Tori began practicing yoga last week after a girlfriend told her it was a great way to meet men. Raised a Baptist in rural Alberta, Tori was initially very wary of yoga as she feared it might be from the devil. She still isn’t sure. Yogic philosophy is written in Sanskrit and it’s a well known fact that God speaks English.
Tori recently acquired her teaching certificate through the prestigious organization known in yoga circles as YouTube. Tori finds teaching extremely rewarding as she is kinda bossy and likes telling people what to do. She also enjoys making other people do yoga far more than doing it herself as she tends to look ridiculous and is genetically predisposed to crotch sweat.
Tori’s practice centers around wearing stretchy pants and practicing Sirsasana- the only yoga pose really worth doing. All other poses were created by people who couldn’t do Sirsasana and are basically bullshit. Her classes invite students to open up and admire her in her lovely stretchy pants. Tori doesn't fraternize with students as she generally believes herself to be much better than they are. Direct eye contact with her during class is a no no. Let’s face it, she’s a yoga teacher and as such is obviously far more interesting and spiritually advanced than you are. I mean come on, she’s been to India THREE TIMES! She's even got a spiritual name that she can't ponounce. Beat that.
A born thespian, Tori likes to integrate her love of theatre into yoga classes by teaching in character of one of the original cast members of Star Trek. Only the original series- all the shows that came after were complete crap. Tori is always overjoyed when no one shows up to her classes because it gives her the opportunity to root through the lost and found and make forts out of the yoga props.
Tori is currently broke, living in her parents’ basement, and kind of out of shape. She is involved in a lawsuit against Elizabeth Gilbert whose book 'Eat Pray Love' is a blatant copy of Tori’s earlier work 'Drink Curse Vomit.'
Tori began practicing yoga last week after a girlfriend told her it was a great way to meet men. Raised a Baptist in rural Alberta, Tori was initially very wary of yoga as she feared it might be from the devil. She still isn’t sure. Yogic philosophy is written in Sanskrit and it’s a well known fact that God speaks English.
I’m a perfectionist in recovery.
It’s funny, and it’s not.
The suffering that comes with perfectionism is that nothing ever quite satisfies. Nothing is ever good enough because we believe we are never good enough. It’s a cruel turn that the more we run towards sufficiency the farther it seems to move away.
The ongoing joke in my life is that on those rare occasions when I catch myself going into harder-better-faster-stronger mode (also known as Daft Punk syndrome) and am able to take a step back and chill, it’s easy to see how intrinsically good I already am. No perfecting or polishing required. It makes me chuckle every single time (for the ten thousandth time). Life has a messed-up sense of humor.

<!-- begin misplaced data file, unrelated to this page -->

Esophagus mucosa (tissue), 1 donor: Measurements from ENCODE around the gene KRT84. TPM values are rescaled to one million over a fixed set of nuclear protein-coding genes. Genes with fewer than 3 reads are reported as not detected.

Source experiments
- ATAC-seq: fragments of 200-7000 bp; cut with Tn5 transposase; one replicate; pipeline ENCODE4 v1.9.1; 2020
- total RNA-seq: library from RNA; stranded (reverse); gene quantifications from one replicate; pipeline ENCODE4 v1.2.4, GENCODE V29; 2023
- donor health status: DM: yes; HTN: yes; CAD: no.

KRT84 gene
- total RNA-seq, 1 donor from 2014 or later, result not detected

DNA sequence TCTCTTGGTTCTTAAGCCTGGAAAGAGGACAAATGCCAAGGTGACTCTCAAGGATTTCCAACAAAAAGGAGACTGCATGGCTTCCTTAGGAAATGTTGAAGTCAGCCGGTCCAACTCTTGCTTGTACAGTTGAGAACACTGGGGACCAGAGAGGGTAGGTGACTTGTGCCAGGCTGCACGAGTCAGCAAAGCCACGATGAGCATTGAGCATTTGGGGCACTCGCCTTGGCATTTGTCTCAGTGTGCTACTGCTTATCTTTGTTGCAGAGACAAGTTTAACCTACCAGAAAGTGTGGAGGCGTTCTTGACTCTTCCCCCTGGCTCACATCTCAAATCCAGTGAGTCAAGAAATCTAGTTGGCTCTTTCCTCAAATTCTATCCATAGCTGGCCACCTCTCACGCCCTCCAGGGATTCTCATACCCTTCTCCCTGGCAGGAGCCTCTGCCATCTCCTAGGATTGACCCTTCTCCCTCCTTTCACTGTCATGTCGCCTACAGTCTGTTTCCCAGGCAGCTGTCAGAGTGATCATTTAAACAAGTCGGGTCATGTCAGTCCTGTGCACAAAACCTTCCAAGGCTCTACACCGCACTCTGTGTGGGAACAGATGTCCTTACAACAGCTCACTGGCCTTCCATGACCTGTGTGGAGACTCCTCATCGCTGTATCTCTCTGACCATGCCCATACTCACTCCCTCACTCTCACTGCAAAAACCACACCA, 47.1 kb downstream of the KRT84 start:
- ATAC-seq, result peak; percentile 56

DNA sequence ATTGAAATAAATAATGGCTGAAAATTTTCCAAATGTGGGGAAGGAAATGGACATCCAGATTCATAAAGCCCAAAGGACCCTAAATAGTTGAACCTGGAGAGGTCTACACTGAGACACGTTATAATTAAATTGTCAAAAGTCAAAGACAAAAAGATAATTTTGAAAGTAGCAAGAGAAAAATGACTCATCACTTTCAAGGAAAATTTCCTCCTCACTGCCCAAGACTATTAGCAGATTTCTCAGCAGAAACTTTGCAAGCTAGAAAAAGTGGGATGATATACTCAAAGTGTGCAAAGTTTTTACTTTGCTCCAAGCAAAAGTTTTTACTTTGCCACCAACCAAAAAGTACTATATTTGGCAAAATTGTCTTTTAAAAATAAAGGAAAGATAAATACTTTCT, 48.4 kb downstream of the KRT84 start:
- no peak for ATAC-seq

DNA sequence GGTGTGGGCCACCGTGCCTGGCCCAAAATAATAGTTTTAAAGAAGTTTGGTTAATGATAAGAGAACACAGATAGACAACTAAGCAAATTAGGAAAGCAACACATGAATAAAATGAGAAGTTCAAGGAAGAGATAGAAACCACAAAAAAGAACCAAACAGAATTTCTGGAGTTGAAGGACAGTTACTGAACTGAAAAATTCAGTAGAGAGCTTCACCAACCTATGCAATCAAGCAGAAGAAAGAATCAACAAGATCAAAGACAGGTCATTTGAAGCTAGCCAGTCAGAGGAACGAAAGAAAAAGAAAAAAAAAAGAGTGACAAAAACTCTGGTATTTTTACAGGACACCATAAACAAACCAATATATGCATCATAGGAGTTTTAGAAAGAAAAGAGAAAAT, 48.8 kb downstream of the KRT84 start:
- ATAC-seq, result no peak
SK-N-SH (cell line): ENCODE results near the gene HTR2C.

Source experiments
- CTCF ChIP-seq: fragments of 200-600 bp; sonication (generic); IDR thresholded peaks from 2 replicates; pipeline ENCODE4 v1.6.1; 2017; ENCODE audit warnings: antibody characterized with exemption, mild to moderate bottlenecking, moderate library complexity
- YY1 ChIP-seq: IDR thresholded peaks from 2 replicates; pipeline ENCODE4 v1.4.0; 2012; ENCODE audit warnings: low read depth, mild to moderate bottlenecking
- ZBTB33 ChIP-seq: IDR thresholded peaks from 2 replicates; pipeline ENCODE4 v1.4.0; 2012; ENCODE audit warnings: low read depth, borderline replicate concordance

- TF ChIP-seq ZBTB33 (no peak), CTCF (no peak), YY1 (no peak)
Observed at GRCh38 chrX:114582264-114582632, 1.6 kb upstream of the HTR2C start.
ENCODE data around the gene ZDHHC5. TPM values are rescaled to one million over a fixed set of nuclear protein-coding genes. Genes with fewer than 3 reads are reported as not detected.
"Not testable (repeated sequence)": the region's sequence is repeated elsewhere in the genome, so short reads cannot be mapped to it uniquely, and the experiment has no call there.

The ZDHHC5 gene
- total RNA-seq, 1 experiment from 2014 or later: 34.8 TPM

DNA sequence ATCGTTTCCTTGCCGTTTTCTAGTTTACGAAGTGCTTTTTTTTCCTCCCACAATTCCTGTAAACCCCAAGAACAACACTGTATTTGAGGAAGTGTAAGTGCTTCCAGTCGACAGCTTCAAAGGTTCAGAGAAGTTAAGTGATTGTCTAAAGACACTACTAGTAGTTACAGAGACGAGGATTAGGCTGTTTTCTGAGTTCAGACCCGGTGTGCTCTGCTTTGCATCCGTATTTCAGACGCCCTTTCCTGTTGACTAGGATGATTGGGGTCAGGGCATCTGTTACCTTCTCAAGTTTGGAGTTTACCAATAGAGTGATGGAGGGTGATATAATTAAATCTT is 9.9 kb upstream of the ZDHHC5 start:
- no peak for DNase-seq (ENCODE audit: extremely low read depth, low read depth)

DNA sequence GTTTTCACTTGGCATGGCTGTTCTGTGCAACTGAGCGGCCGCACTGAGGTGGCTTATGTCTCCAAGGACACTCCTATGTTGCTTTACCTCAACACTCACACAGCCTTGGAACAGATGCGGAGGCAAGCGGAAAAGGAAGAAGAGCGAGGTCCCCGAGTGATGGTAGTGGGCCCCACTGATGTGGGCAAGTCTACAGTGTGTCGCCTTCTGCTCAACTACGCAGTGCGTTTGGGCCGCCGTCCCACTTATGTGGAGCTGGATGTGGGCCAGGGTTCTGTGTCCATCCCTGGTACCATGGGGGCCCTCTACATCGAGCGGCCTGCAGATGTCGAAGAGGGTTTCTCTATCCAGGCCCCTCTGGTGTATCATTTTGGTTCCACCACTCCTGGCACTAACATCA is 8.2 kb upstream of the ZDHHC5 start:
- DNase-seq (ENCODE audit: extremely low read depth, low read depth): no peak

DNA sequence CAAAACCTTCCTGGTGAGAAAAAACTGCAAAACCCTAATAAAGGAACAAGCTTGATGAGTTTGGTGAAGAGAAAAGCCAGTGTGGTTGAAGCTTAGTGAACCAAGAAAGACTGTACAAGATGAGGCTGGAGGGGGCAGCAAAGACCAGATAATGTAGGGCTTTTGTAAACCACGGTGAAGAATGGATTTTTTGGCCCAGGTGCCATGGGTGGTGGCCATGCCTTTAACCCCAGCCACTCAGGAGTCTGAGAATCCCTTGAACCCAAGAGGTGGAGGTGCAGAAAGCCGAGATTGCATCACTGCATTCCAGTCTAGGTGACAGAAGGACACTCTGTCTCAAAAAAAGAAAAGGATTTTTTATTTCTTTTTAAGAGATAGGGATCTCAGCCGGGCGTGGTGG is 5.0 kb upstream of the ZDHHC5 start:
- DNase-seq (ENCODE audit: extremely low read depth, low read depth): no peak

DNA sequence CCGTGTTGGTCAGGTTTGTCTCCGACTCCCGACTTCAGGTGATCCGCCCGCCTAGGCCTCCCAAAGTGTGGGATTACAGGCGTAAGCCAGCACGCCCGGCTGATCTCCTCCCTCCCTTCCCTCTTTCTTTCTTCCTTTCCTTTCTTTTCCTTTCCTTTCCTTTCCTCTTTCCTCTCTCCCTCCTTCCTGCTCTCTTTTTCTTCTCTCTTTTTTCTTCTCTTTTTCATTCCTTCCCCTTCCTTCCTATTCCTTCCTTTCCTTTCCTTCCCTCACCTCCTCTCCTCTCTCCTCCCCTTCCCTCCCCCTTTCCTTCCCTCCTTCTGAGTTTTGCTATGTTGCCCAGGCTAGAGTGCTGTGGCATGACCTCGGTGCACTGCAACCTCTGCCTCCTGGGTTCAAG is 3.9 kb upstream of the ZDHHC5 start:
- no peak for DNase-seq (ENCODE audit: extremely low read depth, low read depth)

Truth is, even after spending so much of my adult life in pursuit of spiritual, social, digestive, you name it perfection- here I am a moody, often confused, occasional asshole who wears different dress sizes in summer and winter. This doesn’t mean I’ve failed- it just means I’m me. All that so-called imperfection and I’m still a kick-ass human.
I bet a fiver to everyone who reads this far down that the exact same is true about you.
Some of the ridiculous dietary advice I have received from spiritual teachers:
- if you eat meat you are immoral
- only eat fruit,
- never eat fruit,
- eat more ghee- because it's ghee and you need more of it,
- depression is caused by refined sugar,
- vomiting is a healthy cleansing technique,
- clean eating is affordable if you choose to make it a priority,
- only eat red things while on your period,
- be vegan or else,
And my all time favorite:
- if you learn to breathe correctly you don't need to eat at all!
Lesson eventually learned: proficiency in yoga, meditation, astrology, healing crystal thingy-ma-jigs, philosophy, etc does not automatically qualify someone as a dietitian.
Search out the teachers who know the scope of their expertise and gladly own up to what falls outside it. Stay away from those who don't- they haven't eaten enough ghee yet.
In 2018, I intend to let shit bother me.
Denying that ‘bad vibes’ exist is not the answer to a happy life. Being human means we inevitably face uncomfortable shit, negative thoughts, and conflict. This stuff doesn’t have to define us, but it does need to be acknowledged. Denial of our own experience or the experiences of others does not solve anything in the long run.
Often it’s members of this shit vibe tribe that teach us life’s more valuable lessons- to deny the discomfort is to deny learning from it. But also sometimes not, sometimes life just throws a big dick in our birthday cake for no other reason than it’s life and that’s what it does sometimes. It’s ok to not like it.
Meaningful or not, I can't pluck out what's painful because it’s what makes who I am. To pretend otherwise is to not be fully alive.
“We need not to be let alone. We need to be really bothered once in a while. How long is it since you were really bothered? About something important, about something real?”
Bring it, 2018.
As you can see, I've been brushing up on my anatomy.